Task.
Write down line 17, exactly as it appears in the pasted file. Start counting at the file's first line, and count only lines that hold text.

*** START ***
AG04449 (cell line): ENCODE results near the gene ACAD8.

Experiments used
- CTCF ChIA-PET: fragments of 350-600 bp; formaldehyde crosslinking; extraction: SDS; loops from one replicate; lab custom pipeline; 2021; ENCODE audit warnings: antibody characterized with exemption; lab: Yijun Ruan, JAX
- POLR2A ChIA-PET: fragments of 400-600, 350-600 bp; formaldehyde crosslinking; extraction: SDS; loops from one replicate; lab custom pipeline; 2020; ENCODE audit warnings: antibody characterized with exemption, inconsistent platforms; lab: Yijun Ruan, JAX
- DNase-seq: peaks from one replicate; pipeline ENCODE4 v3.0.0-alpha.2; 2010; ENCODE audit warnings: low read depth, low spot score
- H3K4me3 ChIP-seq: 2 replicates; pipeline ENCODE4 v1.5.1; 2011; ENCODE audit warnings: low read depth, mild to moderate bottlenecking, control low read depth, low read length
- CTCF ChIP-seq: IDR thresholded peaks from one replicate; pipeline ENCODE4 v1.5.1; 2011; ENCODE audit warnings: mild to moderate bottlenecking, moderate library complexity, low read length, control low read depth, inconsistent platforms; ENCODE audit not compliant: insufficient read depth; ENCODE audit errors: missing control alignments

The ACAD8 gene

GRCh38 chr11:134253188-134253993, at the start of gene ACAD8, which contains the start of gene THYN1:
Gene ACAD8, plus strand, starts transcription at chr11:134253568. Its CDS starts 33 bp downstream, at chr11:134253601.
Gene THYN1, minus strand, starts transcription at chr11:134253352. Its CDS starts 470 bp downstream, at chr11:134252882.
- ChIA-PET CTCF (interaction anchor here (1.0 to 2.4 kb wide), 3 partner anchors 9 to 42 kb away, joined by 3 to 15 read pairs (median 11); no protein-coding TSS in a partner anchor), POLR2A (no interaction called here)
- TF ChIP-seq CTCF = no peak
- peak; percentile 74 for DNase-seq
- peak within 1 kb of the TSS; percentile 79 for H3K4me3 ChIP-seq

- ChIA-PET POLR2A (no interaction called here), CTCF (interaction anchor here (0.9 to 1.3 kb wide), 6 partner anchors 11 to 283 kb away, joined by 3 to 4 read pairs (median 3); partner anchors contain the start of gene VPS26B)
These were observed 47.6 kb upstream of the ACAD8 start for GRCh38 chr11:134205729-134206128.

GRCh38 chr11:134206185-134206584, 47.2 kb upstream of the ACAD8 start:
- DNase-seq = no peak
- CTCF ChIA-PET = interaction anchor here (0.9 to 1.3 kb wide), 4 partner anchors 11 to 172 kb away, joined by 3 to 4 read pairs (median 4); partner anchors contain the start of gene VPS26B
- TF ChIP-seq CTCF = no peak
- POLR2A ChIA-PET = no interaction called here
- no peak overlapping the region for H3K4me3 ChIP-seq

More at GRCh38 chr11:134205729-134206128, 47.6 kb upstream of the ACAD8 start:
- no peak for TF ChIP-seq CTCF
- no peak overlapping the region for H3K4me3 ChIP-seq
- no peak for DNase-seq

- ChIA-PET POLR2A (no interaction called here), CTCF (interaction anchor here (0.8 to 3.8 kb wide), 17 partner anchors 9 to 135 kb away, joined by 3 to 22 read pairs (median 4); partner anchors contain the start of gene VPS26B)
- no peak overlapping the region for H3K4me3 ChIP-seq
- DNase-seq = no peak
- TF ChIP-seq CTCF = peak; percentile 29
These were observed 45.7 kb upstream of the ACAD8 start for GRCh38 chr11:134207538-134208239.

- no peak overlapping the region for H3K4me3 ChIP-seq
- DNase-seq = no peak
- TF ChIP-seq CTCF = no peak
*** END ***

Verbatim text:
These were observed 47.6 kb upstream of the ACAD8 start for GRCh38 chr11:134205729-134206128.